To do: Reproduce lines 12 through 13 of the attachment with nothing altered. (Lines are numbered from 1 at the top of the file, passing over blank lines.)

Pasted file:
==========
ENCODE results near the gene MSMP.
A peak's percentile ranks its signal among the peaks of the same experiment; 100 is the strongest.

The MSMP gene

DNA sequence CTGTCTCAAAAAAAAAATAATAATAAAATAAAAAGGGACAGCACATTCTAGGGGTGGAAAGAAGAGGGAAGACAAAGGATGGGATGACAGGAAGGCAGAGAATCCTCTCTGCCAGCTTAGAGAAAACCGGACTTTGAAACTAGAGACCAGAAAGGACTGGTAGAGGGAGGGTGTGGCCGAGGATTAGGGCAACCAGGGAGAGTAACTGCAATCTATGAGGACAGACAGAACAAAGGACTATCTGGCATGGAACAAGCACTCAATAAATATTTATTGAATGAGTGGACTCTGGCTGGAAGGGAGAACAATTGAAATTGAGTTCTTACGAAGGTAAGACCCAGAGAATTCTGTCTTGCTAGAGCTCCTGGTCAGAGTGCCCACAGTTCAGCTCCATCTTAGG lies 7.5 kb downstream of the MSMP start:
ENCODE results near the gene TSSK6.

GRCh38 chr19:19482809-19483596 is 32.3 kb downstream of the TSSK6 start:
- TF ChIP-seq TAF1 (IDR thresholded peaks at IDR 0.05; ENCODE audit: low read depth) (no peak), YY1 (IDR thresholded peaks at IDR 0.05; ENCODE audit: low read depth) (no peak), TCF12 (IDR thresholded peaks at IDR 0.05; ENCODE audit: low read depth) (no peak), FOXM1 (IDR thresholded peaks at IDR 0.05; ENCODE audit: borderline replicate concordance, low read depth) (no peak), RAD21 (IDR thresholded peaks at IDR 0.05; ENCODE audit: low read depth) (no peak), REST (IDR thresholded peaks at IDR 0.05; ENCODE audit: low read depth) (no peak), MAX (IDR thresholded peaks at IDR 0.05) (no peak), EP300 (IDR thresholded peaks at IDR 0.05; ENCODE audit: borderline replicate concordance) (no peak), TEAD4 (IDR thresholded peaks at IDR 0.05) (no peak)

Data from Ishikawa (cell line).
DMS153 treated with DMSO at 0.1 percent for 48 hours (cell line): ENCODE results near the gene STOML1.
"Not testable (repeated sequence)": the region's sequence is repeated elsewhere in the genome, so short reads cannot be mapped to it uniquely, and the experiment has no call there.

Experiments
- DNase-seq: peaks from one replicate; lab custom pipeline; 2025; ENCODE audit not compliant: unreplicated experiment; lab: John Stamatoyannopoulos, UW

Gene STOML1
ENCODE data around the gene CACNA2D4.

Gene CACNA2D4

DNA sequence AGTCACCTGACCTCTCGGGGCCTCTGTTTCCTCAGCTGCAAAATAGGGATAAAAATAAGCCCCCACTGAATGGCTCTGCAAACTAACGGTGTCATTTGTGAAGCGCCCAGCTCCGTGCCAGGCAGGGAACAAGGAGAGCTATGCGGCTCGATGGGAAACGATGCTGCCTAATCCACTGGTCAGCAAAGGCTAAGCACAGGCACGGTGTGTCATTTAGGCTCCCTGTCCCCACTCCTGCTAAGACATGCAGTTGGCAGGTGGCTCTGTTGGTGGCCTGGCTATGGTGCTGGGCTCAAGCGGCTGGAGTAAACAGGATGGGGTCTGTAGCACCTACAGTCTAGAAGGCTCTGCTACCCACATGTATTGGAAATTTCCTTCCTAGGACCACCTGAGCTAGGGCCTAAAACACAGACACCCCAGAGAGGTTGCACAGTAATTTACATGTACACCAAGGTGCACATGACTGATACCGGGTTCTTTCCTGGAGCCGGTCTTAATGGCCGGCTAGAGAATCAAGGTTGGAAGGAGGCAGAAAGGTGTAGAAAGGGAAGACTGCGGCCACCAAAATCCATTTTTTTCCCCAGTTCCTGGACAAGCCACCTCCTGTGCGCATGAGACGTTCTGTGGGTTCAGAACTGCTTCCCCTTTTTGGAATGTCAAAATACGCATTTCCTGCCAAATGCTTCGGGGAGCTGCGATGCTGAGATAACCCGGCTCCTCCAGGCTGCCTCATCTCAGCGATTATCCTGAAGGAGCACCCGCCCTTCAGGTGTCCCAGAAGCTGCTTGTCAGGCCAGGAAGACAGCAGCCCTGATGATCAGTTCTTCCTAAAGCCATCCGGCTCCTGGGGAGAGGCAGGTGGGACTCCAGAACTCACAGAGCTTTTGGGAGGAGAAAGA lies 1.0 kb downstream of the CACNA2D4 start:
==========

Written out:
- DNase-seq: peaks from one replicate; lab custom pipeline; 2025; ENCODE audit not compliant: unreplicated experiment; lab: John Stamatoyannopoulos, UW

Gene STOML1